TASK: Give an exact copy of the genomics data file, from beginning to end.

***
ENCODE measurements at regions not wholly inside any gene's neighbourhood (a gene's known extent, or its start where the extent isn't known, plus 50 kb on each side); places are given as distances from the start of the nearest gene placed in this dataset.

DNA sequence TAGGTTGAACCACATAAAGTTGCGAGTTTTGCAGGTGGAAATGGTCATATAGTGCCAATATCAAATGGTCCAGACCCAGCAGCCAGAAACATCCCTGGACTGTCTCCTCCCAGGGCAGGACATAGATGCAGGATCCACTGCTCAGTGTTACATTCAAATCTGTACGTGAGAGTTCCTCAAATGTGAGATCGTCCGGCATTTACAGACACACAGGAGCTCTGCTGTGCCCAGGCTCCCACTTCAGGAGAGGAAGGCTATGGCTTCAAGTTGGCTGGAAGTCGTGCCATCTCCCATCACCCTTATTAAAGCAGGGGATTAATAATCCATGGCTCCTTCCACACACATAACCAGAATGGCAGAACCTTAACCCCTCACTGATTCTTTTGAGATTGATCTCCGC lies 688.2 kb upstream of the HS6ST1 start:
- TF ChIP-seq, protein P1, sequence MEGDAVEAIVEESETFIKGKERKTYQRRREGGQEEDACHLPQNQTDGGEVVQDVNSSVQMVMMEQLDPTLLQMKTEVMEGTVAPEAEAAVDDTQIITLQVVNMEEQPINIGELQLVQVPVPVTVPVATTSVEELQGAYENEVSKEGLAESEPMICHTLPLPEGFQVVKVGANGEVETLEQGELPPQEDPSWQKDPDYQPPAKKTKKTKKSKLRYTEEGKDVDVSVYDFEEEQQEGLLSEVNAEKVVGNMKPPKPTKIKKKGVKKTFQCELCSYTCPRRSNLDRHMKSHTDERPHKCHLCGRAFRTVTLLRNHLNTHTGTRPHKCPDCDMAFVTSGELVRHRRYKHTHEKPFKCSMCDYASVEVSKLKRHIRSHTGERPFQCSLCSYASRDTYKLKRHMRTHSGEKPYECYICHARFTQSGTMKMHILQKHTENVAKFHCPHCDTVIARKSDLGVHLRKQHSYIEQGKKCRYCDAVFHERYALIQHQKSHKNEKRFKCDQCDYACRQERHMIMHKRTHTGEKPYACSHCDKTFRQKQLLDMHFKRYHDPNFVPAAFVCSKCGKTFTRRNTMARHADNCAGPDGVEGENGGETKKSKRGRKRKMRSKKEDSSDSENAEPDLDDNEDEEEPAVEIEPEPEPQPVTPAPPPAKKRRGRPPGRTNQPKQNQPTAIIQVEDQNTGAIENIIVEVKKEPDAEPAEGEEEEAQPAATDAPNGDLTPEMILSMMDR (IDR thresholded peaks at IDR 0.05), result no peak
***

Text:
ENCODE measurements at regions not wholly inside any gene's neighbourhood (a gene's known extent, or its start where the extent isn't known, plus 50 kb on each side); places are given as distances from the start of the nearest gene placed in this dataset.

DNA sequence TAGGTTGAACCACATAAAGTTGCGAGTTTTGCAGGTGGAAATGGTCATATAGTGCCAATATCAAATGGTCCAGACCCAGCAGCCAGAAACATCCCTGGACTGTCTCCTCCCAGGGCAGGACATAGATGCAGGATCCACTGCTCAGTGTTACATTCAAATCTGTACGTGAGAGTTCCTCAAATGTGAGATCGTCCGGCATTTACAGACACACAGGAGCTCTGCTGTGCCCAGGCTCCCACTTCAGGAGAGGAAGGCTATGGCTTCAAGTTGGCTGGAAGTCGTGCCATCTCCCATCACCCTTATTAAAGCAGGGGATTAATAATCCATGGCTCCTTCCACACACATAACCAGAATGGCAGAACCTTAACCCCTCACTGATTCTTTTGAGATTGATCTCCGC lies 688.2 kb upstream of the HS6ST1 start:
- TF ChIP-seq, protein P1, sequence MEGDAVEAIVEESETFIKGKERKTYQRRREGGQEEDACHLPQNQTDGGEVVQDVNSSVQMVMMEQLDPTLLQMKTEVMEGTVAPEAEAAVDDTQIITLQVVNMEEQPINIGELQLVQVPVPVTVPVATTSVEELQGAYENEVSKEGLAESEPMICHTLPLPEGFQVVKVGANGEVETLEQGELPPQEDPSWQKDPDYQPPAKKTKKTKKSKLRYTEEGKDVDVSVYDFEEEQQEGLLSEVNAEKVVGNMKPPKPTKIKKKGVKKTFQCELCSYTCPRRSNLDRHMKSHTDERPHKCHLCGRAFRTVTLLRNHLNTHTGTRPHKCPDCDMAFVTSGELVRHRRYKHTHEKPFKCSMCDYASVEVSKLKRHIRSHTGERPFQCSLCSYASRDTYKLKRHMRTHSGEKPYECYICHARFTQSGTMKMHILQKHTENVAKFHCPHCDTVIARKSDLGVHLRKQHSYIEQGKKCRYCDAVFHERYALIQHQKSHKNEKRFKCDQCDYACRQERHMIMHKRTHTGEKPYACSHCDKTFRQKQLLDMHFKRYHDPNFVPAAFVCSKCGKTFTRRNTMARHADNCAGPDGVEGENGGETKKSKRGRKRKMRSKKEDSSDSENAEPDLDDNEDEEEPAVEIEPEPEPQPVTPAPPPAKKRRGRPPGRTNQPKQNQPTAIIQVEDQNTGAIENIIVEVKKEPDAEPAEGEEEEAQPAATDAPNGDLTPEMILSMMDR (IDR thresholded peaks at IDR 0.05), result no peak